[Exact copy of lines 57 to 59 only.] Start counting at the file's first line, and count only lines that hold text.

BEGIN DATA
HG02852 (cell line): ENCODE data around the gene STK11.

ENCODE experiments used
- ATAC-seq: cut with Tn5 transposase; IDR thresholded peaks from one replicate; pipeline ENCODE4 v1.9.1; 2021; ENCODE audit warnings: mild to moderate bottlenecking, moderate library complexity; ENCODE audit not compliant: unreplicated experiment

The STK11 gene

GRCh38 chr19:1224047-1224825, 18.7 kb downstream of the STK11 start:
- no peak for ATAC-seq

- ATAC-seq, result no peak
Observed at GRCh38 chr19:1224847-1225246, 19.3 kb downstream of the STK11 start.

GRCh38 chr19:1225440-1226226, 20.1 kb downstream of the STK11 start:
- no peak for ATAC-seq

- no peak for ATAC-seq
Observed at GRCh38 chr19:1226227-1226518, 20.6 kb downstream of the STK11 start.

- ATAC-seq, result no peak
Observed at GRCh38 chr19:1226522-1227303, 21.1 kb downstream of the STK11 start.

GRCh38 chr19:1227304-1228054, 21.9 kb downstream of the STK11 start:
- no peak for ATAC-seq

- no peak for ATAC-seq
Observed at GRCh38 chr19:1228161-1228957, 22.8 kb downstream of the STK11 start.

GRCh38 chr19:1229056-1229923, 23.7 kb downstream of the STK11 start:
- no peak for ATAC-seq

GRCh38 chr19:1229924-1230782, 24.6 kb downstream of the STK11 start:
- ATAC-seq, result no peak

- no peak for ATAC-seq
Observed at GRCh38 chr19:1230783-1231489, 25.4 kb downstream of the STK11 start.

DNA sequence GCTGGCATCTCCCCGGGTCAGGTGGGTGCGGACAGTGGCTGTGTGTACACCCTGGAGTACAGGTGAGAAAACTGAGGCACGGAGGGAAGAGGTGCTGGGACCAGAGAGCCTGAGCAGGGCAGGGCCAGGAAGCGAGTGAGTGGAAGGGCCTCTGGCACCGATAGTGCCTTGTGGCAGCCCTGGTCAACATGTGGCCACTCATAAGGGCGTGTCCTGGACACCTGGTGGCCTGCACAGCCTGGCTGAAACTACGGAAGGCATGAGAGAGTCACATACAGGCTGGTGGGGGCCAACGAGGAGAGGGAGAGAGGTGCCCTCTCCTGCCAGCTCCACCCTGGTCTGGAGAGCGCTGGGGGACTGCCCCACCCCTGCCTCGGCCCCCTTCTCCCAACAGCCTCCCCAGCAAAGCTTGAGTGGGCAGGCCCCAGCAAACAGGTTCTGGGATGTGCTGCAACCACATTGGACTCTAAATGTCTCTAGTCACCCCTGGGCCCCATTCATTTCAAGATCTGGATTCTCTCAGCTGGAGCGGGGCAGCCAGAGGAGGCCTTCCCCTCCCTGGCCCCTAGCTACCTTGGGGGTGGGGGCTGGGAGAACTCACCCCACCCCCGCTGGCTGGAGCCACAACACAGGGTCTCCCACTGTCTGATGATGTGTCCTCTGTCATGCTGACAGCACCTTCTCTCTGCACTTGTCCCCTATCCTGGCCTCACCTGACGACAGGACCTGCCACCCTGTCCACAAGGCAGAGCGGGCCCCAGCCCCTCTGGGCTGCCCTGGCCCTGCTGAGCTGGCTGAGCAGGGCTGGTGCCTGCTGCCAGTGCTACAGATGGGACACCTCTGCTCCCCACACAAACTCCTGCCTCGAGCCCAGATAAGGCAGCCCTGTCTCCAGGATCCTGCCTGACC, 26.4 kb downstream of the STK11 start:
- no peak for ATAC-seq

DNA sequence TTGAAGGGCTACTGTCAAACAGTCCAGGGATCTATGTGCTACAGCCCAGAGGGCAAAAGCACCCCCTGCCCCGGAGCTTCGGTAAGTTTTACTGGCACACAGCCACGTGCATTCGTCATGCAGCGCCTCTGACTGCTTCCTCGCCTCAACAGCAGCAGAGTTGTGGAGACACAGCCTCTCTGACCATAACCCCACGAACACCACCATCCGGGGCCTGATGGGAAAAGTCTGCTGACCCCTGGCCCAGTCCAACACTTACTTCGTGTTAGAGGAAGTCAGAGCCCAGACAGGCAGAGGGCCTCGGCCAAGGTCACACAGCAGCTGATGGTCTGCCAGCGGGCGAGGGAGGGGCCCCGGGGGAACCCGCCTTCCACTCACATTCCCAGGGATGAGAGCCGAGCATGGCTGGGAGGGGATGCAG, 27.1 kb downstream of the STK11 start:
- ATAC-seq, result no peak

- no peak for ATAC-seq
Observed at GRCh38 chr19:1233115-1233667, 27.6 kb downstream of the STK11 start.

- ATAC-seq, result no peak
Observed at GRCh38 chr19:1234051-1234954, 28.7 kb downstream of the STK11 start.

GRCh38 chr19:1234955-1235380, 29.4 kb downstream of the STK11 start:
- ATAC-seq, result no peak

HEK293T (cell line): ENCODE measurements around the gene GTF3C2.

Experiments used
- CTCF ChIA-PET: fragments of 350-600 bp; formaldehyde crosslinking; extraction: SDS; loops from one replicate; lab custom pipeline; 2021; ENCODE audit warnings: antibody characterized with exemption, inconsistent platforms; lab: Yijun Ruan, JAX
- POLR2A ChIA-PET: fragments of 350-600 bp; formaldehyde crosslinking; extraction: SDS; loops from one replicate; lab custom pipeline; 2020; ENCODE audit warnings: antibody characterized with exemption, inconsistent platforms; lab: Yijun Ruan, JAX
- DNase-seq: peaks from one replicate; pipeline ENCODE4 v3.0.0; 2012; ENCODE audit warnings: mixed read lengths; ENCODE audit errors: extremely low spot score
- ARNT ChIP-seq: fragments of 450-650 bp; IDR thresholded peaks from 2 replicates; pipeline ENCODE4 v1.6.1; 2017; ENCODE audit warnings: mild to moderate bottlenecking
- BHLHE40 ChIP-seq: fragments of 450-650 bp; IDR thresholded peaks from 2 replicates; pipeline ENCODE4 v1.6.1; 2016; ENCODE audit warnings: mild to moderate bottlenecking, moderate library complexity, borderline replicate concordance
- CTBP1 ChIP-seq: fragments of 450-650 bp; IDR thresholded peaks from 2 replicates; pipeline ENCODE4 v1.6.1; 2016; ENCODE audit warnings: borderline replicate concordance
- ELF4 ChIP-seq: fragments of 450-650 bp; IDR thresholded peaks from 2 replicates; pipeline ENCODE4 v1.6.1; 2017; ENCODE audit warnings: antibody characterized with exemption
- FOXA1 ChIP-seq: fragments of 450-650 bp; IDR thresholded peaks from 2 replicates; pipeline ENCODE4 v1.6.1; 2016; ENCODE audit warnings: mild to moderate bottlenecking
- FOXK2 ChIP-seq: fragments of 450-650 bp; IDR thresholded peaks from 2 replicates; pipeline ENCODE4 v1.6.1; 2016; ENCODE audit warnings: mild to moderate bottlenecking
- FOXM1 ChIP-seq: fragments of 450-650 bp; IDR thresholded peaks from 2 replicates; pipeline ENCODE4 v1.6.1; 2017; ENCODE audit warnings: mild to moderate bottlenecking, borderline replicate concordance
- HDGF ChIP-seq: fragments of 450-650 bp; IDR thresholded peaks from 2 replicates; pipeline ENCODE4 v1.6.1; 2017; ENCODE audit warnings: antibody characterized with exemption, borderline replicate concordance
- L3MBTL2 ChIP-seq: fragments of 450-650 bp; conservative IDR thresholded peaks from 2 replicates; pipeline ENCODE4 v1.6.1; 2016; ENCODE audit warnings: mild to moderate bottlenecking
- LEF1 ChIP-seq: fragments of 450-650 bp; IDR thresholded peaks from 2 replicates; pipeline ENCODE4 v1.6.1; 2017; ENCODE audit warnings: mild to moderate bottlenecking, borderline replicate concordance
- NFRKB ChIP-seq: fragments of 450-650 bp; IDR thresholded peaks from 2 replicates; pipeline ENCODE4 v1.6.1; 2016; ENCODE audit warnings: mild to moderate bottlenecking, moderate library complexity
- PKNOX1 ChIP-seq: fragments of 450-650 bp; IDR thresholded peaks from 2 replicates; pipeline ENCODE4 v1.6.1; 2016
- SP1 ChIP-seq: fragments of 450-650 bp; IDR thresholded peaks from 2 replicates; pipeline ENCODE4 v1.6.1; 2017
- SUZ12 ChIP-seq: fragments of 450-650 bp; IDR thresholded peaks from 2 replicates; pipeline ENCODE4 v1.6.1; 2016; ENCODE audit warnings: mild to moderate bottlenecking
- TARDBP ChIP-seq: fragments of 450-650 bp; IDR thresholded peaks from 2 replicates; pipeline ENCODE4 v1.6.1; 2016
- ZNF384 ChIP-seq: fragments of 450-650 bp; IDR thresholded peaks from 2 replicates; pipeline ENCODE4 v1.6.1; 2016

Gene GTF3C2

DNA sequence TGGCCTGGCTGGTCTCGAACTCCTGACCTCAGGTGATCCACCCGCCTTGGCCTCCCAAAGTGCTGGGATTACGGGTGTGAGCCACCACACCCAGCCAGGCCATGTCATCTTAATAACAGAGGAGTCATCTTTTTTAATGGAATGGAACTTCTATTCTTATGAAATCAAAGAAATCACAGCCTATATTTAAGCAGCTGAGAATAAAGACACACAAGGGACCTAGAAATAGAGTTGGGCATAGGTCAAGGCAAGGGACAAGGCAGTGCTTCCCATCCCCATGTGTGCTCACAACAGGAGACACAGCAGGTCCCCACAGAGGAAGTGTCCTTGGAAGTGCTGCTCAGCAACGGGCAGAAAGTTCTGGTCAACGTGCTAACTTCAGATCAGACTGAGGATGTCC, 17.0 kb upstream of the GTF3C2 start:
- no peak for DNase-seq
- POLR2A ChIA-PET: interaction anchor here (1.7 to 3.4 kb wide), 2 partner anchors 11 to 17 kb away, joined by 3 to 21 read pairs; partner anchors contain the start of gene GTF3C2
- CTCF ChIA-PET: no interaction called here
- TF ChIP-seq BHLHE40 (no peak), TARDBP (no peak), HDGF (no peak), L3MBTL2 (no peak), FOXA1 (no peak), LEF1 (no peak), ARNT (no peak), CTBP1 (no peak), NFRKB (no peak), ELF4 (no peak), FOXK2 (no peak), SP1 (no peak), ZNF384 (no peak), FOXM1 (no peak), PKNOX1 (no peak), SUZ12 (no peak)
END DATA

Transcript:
DNA sequence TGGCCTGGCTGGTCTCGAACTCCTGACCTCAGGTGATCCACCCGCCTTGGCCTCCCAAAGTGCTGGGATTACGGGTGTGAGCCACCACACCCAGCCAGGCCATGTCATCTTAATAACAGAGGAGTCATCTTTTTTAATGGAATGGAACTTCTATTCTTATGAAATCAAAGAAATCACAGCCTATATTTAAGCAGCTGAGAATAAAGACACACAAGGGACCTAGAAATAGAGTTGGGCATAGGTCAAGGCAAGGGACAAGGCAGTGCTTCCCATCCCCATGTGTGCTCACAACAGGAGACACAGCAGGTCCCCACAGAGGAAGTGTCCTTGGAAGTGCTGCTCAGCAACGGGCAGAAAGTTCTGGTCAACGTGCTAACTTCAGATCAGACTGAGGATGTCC, 17.0 kb upstream of the GTF3C2 start:
- no peak for DNase-seq
- POLR2A ChIA-PET: interaction anchor here (1.7 to 3.4 kb wide), 2 partner anchors 11 to 17 kb away, joined by 3 to 21 read pairs; partner anchors contain the start of gene GTF3C2